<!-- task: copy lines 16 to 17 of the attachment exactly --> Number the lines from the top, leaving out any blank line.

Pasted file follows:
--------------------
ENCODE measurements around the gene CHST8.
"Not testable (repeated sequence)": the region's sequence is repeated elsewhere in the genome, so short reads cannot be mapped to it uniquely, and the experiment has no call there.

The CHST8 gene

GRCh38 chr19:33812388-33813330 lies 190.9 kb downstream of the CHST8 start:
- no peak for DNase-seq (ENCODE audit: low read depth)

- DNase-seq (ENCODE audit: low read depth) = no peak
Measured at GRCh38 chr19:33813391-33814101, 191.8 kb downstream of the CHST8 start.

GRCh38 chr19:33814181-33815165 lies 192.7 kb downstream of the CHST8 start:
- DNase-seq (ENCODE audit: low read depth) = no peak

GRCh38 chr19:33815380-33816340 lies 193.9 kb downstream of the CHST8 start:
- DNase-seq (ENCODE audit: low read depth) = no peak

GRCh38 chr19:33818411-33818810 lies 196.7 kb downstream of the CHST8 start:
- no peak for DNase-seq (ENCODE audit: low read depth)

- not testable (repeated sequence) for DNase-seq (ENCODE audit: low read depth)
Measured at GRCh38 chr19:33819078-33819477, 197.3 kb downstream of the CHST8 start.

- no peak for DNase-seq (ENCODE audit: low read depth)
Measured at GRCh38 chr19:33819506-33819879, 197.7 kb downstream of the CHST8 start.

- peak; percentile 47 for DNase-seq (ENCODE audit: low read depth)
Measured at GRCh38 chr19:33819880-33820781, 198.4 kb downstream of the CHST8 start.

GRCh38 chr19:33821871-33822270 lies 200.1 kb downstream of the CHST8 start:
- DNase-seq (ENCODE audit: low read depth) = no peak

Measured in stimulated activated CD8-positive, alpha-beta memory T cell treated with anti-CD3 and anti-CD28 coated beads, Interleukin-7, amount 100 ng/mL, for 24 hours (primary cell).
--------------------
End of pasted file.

- no peak for DNase-seq (ENCODE audit: low read depth)
Measured at GRCh38 chr19:33819506-33819879, 197.7 kb downstream of the CHST8 start.